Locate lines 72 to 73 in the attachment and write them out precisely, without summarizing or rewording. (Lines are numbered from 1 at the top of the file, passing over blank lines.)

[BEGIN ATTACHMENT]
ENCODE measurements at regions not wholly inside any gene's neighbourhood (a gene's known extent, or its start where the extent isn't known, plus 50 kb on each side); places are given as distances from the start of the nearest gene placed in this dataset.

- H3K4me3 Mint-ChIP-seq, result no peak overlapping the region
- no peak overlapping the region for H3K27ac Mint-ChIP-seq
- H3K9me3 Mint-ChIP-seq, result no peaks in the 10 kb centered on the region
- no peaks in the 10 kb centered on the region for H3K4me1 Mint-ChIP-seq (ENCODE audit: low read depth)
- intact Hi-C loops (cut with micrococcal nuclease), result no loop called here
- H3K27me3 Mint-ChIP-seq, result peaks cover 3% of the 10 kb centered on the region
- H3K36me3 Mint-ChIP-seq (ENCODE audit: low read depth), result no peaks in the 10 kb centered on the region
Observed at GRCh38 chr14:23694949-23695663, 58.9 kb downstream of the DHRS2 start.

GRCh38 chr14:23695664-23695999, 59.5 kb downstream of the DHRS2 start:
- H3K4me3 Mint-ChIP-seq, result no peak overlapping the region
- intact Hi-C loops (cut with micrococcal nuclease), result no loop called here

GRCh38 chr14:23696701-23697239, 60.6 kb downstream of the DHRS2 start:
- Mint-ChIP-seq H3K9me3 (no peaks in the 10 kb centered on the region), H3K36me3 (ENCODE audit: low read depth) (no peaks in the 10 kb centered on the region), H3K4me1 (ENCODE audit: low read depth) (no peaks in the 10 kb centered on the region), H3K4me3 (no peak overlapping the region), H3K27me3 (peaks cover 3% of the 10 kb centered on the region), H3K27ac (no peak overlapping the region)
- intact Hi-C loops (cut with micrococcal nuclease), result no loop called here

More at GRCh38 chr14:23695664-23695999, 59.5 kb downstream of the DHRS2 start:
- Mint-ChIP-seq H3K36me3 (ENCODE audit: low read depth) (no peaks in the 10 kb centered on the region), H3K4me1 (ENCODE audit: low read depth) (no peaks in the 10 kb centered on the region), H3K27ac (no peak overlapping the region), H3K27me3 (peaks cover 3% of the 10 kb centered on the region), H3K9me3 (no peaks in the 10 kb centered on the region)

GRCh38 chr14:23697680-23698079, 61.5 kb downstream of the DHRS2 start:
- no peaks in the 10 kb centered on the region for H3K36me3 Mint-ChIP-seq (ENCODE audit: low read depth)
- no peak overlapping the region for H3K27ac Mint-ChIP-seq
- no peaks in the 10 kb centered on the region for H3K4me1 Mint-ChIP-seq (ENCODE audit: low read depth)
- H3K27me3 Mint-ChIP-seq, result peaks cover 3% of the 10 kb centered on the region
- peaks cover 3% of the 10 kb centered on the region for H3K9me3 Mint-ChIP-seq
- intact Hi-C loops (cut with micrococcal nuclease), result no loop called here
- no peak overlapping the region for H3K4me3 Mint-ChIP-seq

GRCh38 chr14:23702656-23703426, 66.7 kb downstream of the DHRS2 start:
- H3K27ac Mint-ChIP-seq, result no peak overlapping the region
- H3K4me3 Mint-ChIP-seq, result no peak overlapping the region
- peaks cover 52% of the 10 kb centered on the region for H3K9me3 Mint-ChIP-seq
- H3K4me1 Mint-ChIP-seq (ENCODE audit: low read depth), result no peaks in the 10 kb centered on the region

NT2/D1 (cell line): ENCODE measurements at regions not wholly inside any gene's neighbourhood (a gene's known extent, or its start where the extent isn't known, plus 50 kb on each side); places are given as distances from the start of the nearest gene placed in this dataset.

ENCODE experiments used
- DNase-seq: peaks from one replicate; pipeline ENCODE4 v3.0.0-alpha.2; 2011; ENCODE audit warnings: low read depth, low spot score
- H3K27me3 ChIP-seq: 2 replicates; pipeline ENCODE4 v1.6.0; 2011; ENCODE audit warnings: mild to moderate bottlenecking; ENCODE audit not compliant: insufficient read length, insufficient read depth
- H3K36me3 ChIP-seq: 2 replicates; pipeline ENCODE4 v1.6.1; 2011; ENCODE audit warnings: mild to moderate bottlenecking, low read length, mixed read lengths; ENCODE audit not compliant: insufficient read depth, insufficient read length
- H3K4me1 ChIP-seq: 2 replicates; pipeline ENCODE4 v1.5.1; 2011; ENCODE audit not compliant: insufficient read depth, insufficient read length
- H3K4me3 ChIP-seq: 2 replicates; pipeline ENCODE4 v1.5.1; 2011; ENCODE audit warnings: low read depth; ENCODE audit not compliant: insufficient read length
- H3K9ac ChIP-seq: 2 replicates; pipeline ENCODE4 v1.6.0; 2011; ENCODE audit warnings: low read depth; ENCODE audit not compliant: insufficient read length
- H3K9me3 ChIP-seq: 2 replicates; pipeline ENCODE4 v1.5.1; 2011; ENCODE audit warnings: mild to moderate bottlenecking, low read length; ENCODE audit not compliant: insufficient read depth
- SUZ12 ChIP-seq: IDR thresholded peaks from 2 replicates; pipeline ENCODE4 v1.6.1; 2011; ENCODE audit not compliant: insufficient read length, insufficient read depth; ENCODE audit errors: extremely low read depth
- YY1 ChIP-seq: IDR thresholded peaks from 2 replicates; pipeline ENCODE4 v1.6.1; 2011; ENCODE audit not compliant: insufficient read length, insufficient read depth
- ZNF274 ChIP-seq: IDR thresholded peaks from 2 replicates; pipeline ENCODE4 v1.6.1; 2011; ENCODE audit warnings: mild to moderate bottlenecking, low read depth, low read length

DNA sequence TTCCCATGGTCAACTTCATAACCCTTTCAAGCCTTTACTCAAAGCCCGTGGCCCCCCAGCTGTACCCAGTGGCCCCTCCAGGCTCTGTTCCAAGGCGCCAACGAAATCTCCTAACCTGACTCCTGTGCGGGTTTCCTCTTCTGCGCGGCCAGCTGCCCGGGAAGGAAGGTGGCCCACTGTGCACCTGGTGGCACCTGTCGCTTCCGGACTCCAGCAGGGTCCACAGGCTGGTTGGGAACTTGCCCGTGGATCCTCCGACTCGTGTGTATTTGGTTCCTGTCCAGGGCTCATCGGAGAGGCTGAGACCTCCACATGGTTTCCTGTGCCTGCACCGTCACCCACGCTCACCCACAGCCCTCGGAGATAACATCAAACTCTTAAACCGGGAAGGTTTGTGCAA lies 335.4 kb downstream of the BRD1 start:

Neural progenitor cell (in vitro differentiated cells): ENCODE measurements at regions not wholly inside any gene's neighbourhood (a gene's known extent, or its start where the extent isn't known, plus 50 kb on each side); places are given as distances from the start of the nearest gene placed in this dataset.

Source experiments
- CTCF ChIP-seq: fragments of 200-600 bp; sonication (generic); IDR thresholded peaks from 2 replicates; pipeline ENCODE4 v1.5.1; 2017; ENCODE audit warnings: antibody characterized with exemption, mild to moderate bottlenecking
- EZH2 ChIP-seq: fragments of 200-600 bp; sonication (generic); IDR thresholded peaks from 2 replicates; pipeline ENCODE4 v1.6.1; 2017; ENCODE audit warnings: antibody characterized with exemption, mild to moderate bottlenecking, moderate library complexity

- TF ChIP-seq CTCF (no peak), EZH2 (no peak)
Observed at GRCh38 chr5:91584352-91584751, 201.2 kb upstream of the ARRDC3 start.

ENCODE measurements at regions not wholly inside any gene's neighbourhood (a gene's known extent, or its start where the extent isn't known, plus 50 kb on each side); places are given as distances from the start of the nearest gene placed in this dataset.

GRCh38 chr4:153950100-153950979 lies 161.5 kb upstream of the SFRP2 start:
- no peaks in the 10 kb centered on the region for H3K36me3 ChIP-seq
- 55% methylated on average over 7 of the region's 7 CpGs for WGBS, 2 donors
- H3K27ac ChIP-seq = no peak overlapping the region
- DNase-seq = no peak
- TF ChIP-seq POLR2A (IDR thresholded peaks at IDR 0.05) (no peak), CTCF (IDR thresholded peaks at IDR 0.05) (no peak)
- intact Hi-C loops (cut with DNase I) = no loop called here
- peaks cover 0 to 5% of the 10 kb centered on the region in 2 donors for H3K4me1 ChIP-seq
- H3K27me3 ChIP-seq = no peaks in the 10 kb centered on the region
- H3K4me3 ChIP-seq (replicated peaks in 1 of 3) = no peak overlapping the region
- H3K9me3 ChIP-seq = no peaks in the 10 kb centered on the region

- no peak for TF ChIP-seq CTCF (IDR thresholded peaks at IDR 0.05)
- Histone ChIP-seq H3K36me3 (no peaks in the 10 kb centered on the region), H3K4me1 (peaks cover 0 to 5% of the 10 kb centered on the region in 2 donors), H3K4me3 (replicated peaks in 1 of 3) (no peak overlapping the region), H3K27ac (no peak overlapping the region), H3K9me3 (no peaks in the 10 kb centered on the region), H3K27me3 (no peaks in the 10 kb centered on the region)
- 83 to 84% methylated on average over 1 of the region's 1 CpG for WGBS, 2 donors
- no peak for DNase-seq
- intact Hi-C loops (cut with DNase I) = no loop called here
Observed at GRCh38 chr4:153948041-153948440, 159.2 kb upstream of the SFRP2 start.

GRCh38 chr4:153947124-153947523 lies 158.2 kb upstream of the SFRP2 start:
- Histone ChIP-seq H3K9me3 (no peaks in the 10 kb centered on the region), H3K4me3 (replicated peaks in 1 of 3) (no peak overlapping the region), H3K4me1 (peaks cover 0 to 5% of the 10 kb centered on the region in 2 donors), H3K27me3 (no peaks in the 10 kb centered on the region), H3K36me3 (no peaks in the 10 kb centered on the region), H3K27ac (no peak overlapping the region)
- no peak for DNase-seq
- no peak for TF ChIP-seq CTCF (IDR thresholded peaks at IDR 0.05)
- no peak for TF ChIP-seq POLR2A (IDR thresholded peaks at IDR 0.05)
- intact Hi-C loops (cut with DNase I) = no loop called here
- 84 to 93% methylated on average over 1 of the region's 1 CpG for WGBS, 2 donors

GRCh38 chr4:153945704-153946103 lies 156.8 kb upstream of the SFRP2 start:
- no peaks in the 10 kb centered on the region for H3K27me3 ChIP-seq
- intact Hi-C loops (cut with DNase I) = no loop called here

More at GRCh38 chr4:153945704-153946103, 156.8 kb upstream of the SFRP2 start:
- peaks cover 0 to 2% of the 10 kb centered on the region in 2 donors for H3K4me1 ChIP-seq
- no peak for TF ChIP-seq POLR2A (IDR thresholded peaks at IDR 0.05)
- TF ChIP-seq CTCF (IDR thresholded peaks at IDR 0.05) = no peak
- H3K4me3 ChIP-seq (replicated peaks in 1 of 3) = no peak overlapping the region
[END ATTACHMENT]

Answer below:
- no peak for TF ChIP-seq POLR2A (IDR thresholded peaks at IDR 0.05)
- intact Hi-C loops (cut with DNase I) = no loop called here